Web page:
By Per Liljas
October 30, 2014

The Swedish government became the first E.U. member to officially recognize a Palestinian state on Thursday.

Newly elected Prime Minister Stefan Lofven first announced the move at his swearing-in ceremony on Oct. 3, but he was not expected to follow through so soon, Haaretz reports.

“Some will claim that today’s decision comes too early. I’m rather afraid it’s too late,” writes Foreign Minister Margot Wallstrom in the Swedish daily Dagens Nyheter. “The past year, we’ve seen how the peace negotiations once again have halted, how decisions on new settlements on occupied Palestinian land have obstructed a two-state solution and how violence has returned to Gaza.”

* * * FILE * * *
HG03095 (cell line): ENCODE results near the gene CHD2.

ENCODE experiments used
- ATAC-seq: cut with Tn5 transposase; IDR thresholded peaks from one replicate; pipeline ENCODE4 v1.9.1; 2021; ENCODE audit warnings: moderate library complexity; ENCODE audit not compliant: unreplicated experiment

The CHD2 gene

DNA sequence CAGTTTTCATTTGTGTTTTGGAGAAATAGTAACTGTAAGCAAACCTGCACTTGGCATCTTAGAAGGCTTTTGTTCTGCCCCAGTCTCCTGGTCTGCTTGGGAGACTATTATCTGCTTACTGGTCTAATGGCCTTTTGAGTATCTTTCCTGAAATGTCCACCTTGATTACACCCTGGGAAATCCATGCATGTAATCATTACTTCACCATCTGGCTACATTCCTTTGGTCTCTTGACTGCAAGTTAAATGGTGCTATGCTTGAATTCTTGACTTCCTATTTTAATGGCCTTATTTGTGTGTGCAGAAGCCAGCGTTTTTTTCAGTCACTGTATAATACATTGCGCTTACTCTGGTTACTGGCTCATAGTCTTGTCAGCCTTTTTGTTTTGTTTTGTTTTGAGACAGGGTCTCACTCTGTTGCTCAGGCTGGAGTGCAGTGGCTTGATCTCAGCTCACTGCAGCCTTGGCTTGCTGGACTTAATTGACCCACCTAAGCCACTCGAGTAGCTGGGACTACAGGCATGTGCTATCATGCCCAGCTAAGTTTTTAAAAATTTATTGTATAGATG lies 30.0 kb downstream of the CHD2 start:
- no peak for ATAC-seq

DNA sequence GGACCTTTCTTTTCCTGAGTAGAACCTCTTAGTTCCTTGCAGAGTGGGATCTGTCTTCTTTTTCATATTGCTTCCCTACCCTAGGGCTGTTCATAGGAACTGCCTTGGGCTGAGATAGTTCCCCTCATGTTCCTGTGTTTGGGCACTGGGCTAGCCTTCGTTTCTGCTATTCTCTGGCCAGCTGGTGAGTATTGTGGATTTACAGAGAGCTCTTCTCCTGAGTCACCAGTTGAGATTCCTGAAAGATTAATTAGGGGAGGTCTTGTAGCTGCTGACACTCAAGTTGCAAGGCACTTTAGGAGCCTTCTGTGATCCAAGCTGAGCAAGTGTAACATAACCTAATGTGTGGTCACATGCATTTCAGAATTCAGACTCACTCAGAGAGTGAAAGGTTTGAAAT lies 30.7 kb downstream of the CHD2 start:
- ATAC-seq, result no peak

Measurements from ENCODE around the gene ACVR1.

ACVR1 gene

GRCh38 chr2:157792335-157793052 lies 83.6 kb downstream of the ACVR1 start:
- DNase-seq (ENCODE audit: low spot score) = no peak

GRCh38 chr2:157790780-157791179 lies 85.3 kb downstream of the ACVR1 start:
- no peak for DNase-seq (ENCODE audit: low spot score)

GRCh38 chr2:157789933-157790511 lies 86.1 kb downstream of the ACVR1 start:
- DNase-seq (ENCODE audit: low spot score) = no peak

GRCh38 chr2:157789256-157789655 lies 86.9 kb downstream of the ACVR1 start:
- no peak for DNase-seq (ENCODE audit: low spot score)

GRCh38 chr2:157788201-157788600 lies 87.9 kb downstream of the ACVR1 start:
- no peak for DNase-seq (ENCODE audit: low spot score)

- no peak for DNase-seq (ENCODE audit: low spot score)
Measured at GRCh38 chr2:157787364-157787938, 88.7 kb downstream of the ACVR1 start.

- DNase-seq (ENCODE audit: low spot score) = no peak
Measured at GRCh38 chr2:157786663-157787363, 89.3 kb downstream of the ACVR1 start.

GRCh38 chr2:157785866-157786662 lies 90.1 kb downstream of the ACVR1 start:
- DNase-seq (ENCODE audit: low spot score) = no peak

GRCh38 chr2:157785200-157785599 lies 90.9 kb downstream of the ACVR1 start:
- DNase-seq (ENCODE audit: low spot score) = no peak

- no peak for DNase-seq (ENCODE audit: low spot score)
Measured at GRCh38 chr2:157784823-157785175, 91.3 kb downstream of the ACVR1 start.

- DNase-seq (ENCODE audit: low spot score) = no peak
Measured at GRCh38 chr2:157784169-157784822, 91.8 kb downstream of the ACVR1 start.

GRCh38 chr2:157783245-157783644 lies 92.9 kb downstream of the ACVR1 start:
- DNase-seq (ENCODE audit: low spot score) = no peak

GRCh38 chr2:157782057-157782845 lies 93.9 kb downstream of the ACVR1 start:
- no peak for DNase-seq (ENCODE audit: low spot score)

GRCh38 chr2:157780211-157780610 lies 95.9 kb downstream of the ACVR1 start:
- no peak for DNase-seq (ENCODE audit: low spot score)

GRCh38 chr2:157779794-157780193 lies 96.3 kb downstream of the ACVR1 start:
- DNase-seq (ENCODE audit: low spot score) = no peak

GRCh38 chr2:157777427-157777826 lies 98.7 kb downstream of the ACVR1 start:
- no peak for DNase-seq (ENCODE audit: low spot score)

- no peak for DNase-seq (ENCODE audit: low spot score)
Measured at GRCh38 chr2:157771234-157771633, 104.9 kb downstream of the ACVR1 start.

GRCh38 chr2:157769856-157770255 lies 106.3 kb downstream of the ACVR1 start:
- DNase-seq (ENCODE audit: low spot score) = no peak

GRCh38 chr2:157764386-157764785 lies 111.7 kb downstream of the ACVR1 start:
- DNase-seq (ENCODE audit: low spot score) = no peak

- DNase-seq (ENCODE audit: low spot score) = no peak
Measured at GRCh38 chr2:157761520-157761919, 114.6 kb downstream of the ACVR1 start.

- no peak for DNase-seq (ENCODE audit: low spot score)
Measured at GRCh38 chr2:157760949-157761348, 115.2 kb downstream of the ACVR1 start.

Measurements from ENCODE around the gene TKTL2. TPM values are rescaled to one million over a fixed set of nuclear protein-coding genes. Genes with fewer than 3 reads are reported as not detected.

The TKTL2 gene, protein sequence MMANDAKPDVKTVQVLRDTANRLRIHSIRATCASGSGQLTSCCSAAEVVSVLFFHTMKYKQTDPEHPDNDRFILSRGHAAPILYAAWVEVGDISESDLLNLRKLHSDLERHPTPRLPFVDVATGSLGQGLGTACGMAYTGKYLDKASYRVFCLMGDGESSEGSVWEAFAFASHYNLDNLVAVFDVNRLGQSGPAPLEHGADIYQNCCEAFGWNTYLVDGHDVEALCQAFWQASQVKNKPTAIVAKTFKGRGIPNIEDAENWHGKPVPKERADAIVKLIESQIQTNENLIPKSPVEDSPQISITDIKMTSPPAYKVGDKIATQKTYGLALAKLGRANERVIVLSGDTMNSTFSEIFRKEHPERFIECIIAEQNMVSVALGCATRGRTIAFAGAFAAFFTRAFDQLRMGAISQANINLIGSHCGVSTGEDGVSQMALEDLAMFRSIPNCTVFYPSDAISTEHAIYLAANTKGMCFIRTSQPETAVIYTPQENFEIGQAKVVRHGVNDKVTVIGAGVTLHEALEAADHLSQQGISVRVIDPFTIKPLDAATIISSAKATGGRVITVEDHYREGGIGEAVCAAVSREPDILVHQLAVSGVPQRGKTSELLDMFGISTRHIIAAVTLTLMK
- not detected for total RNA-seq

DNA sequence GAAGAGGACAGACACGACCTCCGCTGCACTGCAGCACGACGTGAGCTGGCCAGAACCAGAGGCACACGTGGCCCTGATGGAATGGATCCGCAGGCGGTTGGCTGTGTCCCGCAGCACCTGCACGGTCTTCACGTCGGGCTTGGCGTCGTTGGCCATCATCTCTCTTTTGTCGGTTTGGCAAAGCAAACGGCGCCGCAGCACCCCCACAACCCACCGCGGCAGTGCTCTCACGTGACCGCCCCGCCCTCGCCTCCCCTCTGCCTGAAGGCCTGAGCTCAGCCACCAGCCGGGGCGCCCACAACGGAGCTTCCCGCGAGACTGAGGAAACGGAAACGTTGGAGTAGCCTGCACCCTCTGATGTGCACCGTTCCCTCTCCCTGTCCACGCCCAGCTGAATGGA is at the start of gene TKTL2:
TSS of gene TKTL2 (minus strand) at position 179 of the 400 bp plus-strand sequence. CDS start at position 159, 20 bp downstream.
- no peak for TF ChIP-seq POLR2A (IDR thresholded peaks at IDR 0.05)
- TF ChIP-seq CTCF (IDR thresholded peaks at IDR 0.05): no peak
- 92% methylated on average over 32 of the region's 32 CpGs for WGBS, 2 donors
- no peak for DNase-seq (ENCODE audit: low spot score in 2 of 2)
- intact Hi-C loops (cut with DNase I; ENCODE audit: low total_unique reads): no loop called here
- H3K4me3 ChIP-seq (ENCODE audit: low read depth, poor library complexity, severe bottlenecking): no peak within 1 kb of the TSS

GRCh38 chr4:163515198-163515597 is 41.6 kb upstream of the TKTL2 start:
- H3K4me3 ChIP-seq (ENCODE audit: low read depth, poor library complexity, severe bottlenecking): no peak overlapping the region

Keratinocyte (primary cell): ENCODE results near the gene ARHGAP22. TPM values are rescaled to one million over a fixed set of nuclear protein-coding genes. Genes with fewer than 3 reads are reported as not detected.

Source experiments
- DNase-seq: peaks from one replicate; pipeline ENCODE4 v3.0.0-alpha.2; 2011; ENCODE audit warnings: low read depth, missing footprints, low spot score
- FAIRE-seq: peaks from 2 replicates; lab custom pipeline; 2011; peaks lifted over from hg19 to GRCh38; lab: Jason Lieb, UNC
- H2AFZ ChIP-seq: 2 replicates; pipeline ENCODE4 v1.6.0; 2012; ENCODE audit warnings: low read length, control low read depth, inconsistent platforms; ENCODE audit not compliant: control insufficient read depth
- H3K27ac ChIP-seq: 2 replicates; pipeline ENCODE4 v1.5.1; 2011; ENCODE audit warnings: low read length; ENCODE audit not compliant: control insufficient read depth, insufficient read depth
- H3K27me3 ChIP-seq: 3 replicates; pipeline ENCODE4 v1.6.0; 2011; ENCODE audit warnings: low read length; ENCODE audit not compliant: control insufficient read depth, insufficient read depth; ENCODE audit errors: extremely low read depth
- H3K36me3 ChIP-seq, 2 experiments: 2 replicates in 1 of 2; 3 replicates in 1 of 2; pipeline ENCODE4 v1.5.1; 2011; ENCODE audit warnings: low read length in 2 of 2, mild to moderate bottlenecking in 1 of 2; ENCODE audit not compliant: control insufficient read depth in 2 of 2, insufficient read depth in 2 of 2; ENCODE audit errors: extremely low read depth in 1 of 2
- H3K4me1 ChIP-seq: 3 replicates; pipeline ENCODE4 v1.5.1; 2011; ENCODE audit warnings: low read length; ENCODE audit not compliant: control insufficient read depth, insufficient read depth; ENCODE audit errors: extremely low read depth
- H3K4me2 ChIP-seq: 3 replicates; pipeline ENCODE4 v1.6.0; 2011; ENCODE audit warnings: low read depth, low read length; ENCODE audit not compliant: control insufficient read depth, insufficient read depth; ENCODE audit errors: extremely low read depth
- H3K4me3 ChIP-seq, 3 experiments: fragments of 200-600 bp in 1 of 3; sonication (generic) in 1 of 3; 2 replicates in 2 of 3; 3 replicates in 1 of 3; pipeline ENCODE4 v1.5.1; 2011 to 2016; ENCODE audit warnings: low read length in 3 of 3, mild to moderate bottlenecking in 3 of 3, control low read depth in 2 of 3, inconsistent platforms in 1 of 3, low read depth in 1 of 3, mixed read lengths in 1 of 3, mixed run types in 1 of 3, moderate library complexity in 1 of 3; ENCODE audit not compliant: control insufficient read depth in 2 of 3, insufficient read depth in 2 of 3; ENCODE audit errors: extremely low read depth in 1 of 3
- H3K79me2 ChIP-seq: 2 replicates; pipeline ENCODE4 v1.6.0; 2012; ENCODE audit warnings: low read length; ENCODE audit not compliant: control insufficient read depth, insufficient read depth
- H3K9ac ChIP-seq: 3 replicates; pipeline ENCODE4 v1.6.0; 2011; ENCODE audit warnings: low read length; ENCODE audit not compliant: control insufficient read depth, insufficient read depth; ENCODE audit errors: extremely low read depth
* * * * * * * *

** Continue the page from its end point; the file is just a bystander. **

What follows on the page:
Wallstrom writes that the recognition aims to support moderate forces among the Palestinians, make future negotiations more equal and give young Palestinians hope of a peaceful solution to the conflict.

Israel has publicly protested the move, which some believe is feeding unrealistic Palestinian expectations of working out a resolution with the international community but without involving Israel, writes the Jerusalem Post.

A total of 134 other countries recognized Palestine before Sweden. Hungary, Poland and Slovakia all did so before joining the E.U.

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